' ' Cinema Romantico: Vice

Tuesday, January 08, 2019


If Christian Bale, disappearing beneath prosthetics and mounds of makeup, ever truly becomes former Vice President Dick Cheney in “Vice”, it is as a smug supervillain, leaning back in an office chair like a self-appointed Lord of America’s manor, sucking air through the side of his lips in the manner of nothing less than a Lizard King. Eek. If something deeper lurks below, Bale rarely finds it, aside from a few isolated moments, as if theorizing that Cheney ditched his humanity along the side of the road, leaving nothing more than towering condescension and self-importance. Oddly, that puffed-up-edness comes to define “Vice” itself, written and directed by Adam McKay, which seeks not only to recount the horrors inflicted upon America by Richard Bruce Cheney but to scold so many average Americans for failing to pay heed as it was happening, a pretty bold position to take when your own movie isn’t much more than a sensationalized Wikipedia entry.

“Vice” opens by first showing us a young, hellraising, socially disinterested Cheney before cutting to a future Cheney on 9/11 who instantly recognizes the opportunity to grossly consolidate power in the wake of a national tragedy, indicating the movie’s desire to chronicle how we got from the first place to the second place. But while a movie following Dick Cheney on his megalomaniacal rise might seem readymade to tease out its diagnosis of his psychological temperament, “Vice”, in fact, identifies the problem straight away, in a scene where the young Cheney is working on powerlines in Wyoming. When he comes across a co-worker who has fallen and shattered his leg, begging for help, the camera looks up from the injured man at Cheney, and Bale has his character register this moment with a terrifyingly placid indifference.

Granted, “Vice” does portray Cheney’s devotion to and focus on American branded evil as being initially motivated by his wife Lynne who Amy Adams plays not so much convinced of Cheney’s predestined greatness as insisting he be great, relatively speaking, or else. She is Shakespearean, in other words, in her machinations, which “Vice” briefly literalizes in a bout of bedroom iambic pentameter between Dick and Lynne, a comically distinct sequence where getting to listen to Bale as Cheney as the Thane of Glamis. It’s a kick, and it is emblematic of the myriad bells and whistles that McKay injects throughout, copying his “The Big Short” blueprint for spotlighting how modern America frequently fails to notice dangerous shifts in societal tectonic plates because we are subsumed by the noise of our respective cocoons.

That is not unnecessarily untrue, and yet “Vice” is mostly just noise itself, a series of incidents failing to culminate in anything piercing or profound. When the young Cheney asks his mentor, future Secretary of Defense in Cheney’s – er, Bush’s – administration, Donald Rumsfeld (Steve Carell, gleeful in his evil disregard), what they believe, Rumsfeld just laughs. They don’t believe in anything, really, and every fancy aesthetic flourish throughout just reiterates this point, leaving you with nothing much more than a Aren’t These People the Worst? Compilation, and often in a tamer manner than the movie itself to seems to think. Though the opening title cards claim a kind of gonzo journalism, “Vice” nevertheless comes across a lot less gleefully exaggerated than, say, “Winter Kills” (1979), which was truly off the rails even as it simultaneously provided clarity into the Washington madhouse. McKay might spotlight the Vice’s vision for Unitary Executive Theory, yet he suffers from his own lack of cinematic vision, merely parading all the bad things Cheney did across the screen like a collection of souped-up skits, assuming it will suffice.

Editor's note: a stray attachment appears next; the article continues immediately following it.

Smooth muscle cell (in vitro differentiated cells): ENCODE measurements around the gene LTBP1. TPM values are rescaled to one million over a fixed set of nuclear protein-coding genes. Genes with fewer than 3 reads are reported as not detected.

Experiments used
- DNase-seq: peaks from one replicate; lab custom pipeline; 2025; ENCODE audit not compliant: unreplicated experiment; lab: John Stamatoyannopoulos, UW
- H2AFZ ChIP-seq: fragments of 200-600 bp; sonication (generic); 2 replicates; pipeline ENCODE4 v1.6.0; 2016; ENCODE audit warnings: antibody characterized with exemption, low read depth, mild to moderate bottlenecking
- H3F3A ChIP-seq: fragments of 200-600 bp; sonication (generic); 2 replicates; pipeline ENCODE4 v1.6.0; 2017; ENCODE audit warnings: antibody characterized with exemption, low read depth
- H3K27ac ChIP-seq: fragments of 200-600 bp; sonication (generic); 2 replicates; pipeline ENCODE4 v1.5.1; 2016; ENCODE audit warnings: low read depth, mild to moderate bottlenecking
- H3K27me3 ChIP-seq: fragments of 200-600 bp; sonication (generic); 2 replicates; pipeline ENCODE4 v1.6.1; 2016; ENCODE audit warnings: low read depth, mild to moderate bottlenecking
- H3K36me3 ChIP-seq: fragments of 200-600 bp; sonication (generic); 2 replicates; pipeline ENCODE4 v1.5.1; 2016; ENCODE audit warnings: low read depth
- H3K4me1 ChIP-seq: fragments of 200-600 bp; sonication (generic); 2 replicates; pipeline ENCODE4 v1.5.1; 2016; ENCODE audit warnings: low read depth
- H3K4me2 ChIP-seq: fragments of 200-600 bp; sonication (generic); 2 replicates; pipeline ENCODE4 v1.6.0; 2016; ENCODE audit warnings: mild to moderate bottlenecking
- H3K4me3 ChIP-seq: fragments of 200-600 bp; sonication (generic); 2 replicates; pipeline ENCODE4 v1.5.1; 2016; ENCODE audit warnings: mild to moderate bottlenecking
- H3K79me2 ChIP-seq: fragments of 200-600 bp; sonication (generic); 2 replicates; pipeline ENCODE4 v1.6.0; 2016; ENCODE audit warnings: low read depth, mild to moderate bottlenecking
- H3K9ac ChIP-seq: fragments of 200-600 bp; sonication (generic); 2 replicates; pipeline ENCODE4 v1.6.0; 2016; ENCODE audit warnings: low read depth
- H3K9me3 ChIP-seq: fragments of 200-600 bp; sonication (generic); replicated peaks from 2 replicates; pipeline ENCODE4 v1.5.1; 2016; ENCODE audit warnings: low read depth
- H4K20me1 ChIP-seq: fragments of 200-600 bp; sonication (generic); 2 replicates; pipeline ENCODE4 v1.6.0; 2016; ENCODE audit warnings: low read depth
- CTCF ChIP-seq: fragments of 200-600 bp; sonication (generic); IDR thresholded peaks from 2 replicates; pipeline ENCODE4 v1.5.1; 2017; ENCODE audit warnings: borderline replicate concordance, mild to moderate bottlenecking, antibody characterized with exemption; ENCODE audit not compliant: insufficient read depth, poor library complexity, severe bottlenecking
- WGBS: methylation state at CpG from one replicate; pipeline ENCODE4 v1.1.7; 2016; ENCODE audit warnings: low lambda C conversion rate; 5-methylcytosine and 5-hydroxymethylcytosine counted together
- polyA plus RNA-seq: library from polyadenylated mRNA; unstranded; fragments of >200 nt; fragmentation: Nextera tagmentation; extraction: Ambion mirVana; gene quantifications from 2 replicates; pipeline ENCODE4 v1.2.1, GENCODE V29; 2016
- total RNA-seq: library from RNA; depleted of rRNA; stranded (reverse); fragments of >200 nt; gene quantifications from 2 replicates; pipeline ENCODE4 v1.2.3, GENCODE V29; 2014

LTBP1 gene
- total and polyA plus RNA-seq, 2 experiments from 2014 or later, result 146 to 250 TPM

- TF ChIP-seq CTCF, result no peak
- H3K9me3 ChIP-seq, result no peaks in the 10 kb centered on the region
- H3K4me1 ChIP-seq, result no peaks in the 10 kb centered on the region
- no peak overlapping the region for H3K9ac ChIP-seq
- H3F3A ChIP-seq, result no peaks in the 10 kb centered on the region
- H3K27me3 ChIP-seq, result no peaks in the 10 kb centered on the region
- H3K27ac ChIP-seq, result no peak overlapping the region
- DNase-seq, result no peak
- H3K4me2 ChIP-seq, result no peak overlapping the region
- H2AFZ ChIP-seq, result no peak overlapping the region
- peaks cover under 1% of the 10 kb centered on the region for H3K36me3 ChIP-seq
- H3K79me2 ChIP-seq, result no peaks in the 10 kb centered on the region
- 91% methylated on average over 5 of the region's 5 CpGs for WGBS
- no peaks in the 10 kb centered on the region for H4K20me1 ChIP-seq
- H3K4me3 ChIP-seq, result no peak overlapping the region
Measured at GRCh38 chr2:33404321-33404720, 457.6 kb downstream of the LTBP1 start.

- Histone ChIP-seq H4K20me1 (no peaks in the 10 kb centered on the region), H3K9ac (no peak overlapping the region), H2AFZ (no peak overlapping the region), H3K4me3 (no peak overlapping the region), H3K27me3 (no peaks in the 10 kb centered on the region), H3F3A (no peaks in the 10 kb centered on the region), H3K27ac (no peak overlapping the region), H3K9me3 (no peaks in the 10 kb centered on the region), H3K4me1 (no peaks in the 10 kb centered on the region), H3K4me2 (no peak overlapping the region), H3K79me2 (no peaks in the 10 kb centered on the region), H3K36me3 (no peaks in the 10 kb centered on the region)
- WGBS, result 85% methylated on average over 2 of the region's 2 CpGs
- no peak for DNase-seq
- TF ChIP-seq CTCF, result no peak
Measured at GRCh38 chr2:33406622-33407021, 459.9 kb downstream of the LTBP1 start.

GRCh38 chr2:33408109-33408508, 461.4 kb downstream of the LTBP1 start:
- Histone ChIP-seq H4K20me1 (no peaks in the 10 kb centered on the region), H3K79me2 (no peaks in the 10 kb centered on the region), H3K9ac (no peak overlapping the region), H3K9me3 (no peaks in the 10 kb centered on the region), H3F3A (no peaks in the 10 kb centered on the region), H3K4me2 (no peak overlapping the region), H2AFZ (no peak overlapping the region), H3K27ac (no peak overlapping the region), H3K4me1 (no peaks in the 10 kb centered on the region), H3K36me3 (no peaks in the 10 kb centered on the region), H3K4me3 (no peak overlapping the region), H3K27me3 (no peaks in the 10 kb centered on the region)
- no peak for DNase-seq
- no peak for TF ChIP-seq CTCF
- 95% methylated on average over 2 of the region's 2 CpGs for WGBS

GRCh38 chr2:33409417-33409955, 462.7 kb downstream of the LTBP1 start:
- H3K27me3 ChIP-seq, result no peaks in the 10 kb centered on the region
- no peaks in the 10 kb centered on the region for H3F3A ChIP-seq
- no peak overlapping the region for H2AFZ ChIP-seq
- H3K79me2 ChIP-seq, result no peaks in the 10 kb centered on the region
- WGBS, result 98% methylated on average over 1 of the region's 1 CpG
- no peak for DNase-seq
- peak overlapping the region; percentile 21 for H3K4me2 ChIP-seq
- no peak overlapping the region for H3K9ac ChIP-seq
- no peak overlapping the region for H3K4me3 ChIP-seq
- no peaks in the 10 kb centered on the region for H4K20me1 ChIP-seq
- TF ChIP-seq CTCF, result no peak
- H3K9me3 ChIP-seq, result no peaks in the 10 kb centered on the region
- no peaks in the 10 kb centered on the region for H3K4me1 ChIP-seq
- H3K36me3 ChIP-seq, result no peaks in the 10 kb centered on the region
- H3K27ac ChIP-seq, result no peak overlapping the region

The closest “Vice” gets to illuminating its subject involves Cheney’s daughter, Mary (Allison Pill), in a mid-movie scene where she comes out to her father and mother. “It doesn’t matter,” her father says, a line reading that Bale injects with a truth impressively pushing past the usual “As a father of daughters…” politician platitudes. This becomes a through-line to the movie’s end where Cheney essentially goes back on these pre-established beliefs about same-sex marriage, all of which becomes tied up in his heart transplant. Here McKay makes the age-old joke of the former Veep having no heart literal, though he is also pinpointing this as the moment in which Cheney became heartless, which is at odds with the remainder of the movie, all the way back to that Wyoming telephone line worker, which consistently renders him heartless. Cheney contains no multitudes, in other words, because the movie forgoes drilling down into his psyche, as if putting him on the witness stand and then never really asking the right questions. Why you can almost imagine the real Dick Cheney watching “Vice” and deploying the smirk Bale so accurately captures.

Cheney’s right there in front of us, but once again, he gets away scot-free.

1 comment:

keith71_98 said...

I really disliked this thing and felt McKay's tone management was abysmal. I do love a couple of the performances but otherwise this thing felt unfunny and unfocused. It certainly was no where near close to making my Top 10.